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Underwater Quake Shakes West Indonesia, No Tsunami Warning

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A strong undersea earthquake shook western Indonesia on Friday, but no tsunami warning was issued and no damage was immediately reported.

People were running from their houses,” said a local disaster mitigation agency official, Hiramo, who goes by a single name.

The U.S. Geological Survey said the magnitude 6.6 quake struck at a depth of 10 kilometers (6 miles) and was centered 257 kilometers (159 miles) south of Sinabang, a town on the east coast of Simeulue Island, which lies off the western coast of Sumatra.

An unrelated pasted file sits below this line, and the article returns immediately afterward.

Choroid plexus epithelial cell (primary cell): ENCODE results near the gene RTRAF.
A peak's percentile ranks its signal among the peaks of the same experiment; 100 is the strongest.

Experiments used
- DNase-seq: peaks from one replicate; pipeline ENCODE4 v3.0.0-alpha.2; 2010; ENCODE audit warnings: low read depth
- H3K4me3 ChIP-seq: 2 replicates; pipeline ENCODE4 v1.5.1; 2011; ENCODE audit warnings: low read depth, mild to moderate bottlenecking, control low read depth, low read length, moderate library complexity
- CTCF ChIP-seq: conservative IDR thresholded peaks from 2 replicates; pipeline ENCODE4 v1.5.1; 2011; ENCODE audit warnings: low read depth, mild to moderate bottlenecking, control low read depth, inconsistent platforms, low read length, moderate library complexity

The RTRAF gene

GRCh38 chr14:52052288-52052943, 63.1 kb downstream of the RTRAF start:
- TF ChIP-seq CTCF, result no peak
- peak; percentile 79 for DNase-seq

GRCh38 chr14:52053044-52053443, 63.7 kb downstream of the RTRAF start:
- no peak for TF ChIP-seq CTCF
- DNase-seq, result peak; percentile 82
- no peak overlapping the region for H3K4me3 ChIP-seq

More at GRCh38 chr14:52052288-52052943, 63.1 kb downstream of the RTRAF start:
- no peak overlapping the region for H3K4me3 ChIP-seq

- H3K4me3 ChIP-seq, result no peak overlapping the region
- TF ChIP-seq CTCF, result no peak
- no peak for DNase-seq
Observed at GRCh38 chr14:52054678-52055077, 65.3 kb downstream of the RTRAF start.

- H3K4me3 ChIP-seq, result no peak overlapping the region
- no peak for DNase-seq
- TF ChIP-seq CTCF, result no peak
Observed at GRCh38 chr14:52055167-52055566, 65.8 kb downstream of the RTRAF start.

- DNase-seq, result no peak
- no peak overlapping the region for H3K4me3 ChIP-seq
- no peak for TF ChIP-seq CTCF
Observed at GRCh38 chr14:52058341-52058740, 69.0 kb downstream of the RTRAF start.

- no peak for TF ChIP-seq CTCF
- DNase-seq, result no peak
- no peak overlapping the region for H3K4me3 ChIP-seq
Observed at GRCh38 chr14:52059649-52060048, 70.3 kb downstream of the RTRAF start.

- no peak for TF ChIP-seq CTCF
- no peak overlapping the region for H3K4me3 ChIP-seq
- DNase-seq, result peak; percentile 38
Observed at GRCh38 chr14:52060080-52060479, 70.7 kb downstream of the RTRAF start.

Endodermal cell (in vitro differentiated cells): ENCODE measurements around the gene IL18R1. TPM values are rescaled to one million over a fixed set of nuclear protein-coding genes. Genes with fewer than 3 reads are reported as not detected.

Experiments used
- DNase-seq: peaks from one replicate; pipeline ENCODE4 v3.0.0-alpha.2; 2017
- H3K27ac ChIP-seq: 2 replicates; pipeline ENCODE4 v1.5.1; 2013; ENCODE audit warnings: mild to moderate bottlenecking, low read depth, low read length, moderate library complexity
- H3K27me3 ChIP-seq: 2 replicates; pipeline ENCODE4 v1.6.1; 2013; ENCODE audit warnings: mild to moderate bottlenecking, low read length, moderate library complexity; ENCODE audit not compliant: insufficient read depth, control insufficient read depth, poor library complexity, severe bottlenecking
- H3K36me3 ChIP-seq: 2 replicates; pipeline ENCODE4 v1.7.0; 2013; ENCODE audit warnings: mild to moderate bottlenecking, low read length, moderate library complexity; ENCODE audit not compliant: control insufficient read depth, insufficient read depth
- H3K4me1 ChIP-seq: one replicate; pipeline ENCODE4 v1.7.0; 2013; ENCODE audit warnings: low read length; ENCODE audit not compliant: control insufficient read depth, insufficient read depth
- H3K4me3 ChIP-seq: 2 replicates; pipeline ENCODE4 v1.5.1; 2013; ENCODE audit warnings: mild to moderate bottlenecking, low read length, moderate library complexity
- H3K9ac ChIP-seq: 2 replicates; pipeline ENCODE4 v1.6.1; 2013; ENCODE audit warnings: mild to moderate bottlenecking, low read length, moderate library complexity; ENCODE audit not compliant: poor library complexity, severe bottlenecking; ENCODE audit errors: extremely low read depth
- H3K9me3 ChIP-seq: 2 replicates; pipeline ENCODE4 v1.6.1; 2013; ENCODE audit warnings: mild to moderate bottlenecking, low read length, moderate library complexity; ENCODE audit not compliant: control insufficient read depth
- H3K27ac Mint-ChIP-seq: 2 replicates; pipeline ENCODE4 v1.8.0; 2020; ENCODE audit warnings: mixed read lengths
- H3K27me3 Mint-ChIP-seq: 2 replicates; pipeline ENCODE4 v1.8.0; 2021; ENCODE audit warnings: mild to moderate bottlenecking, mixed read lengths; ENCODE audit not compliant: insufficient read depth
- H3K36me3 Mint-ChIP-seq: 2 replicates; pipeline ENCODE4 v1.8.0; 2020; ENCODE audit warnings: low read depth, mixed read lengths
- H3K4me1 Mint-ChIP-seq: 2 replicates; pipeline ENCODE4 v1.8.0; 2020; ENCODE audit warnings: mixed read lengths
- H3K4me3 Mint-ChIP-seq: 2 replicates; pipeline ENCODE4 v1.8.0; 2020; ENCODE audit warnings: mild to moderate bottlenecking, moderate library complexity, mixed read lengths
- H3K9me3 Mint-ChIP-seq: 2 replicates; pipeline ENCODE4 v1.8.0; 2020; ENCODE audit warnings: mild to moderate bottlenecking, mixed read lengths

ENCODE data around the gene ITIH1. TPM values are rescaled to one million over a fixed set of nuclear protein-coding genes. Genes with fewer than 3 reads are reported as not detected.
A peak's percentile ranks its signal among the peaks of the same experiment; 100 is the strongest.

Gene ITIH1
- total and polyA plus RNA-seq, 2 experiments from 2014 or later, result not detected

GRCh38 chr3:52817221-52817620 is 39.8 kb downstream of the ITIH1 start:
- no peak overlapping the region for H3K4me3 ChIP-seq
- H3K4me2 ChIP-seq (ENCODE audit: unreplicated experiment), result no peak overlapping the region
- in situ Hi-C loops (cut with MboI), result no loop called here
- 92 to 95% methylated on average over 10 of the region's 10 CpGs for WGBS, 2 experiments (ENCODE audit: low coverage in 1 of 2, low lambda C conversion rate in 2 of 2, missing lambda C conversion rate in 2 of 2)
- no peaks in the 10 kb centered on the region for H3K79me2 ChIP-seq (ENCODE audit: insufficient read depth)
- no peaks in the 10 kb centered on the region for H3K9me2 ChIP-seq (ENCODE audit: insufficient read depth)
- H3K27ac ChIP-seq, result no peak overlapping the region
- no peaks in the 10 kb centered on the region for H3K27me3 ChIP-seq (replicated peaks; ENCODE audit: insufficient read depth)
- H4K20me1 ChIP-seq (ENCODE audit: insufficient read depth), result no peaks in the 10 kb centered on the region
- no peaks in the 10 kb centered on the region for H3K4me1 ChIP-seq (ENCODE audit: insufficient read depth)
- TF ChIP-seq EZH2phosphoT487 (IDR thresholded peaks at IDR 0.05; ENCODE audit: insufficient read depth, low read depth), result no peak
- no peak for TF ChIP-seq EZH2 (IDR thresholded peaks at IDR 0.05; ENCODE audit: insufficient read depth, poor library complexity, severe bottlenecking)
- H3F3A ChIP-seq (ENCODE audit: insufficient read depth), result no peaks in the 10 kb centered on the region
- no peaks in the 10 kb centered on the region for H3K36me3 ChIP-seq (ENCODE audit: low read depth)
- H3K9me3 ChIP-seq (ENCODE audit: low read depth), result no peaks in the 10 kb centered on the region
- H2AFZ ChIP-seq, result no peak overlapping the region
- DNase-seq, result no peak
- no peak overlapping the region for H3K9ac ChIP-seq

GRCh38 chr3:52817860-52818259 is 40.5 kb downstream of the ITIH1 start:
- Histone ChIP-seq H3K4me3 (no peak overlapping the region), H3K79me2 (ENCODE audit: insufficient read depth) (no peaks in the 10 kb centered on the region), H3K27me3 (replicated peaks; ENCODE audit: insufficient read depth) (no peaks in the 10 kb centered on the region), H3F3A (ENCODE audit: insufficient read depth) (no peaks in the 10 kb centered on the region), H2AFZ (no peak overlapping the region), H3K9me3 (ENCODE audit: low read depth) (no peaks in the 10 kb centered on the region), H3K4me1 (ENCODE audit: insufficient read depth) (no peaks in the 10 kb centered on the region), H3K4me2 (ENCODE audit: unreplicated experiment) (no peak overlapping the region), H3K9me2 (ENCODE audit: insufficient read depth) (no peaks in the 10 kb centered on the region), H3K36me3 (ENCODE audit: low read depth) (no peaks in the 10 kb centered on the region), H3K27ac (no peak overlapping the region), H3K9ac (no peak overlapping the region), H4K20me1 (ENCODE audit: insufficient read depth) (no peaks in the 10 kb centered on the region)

No tsunami warning was issued by the Indonesian Meteorology, Climatology and Geophysics Agency, and no casualties were immediately reported.

Indonesia, a vast archipelago of 271 million people, is frequently struck by earthquakes, volcanic eruptions and tsunamis because of its location on the Ring of Fire, an arc of volcanoes and fault lines in the Pacific Basin.

Indonesia’s latest major earthquake was in January, when a magnitude 6.2 earthquake killed at least 105 people and injured nearly 6,500, while displacing more than 92,000, in West Sulawesi province.

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